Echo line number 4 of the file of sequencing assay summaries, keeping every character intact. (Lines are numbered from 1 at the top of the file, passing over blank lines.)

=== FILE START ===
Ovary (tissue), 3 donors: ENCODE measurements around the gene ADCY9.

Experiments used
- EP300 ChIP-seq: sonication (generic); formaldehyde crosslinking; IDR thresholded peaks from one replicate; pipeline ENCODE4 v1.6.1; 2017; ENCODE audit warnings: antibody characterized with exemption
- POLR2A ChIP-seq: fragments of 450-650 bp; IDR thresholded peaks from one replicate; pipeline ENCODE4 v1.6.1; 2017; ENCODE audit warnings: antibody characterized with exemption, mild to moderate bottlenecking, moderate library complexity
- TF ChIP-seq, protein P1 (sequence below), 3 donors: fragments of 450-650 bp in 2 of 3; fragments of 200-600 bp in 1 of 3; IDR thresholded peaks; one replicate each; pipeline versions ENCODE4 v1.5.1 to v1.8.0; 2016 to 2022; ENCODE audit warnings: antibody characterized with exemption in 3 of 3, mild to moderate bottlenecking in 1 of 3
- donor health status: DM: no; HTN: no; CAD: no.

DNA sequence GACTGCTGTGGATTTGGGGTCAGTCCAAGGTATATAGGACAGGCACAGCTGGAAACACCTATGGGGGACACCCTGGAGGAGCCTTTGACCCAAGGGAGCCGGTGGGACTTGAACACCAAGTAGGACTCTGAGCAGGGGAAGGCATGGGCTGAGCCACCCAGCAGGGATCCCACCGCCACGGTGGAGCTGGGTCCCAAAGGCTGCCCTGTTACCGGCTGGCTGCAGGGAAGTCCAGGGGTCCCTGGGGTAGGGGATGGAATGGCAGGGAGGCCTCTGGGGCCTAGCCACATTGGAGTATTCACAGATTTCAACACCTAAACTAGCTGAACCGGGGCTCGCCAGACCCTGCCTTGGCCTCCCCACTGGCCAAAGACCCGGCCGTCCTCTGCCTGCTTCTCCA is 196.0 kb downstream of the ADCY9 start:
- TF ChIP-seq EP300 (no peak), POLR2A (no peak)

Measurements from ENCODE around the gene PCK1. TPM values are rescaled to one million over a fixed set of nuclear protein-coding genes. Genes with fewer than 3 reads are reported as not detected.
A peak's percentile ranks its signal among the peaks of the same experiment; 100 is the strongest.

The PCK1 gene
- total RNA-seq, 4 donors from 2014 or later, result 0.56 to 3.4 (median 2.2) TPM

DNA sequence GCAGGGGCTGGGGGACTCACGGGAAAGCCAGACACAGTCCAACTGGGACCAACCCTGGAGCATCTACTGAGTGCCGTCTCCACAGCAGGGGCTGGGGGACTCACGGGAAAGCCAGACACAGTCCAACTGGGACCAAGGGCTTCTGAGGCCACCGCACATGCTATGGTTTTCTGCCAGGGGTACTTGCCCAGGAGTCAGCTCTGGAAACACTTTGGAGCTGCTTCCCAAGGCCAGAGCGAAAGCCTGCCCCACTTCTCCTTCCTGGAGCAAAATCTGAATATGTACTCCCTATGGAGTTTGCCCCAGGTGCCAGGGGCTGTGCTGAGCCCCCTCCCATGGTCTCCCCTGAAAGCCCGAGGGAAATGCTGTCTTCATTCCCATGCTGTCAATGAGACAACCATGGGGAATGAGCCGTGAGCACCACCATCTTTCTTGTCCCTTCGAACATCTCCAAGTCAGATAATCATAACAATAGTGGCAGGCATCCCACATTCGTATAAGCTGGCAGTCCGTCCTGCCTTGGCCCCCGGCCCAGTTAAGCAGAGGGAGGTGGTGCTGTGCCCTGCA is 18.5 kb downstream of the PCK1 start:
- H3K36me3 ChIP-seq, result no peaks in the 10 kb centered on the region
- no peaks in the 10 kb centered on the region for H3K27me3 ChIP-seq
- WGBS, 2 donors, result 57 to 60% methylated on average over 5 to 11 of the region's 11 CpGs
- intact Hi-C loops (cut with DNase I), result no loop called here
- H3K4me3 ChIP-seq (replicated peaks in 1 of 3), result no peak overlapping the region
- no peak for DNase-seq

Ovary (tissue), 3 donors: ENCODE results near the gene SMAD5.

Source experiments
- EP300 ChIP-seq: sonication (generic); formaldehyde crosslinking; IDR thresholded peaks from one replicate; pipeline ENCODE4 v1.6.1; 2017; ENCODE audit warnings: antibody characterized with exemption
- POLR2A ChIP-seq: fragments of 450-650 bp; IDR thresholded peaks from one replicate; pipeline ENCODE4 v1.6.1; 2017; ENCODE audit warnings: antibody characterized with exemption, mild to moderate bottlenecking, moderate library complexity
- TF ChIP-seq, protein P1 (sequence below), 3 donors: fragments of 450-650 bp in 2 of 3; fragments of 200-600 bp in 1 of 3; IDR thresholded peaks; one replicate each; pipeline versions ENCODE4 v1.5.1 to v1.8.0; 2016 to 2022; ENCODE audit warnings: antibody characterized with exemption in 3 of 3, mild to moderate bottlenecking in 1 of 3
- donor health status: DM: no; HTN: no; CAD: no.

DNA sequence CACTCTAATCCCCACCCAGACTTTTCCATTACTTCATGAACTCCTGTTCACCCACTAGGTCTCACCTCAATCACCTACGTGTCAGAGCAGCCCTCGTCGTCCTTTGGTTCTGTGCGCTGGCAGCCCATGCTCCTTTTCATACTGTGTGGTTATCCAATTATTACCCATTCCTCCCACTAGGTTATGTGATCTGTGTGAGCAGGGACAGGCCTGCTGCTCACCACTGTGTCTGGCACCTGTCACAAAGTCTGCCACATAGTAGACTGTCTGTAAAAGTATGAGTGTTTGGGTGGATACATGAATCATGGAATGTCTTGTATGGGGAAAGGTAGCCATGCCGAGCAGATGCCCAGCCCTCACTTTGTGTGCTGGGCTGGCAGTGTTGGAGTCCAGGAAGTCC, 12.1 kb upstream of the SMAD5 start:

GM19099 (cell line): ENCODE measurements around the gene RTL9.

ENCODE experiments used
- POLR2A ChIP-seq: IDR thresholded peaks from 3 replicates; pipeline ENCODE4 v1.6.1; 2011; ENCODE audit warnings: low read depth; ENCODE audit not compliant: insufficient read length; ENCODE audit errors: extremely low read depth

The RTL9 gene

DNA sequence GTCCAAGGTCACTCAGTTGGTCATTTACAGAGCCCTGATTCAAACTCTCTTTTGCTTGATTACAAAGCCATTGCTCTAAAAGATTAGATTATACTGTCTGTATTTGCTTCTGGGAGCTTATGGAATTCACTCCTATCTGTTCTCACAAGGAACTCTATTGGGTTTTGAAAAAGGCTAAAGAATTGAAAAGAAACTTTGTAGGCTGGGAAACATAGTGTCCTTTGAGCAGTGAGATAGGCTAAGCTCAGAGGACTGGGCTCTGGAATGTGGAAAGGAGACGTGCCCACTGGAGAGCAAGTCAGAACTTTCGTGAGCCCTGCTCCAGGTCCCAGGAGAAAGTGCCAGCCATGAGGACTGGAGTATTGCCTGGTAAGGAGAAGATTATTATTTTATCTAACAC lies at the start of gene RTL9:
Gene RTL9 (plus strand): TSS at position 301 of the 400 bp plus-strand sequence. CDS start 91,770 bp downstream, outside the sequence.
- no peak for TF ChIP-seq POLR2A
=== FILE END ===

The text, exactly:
- POLR2A ChIP-seq: fragments of 450-650 bp; IDR thresholded peaks from one replicate; pipeline ENCODE4 v1.6.1; 2017; ENCODE audit warnings: antibody characterized with exemption, mild to moderate bottlenecking, moderate library complexity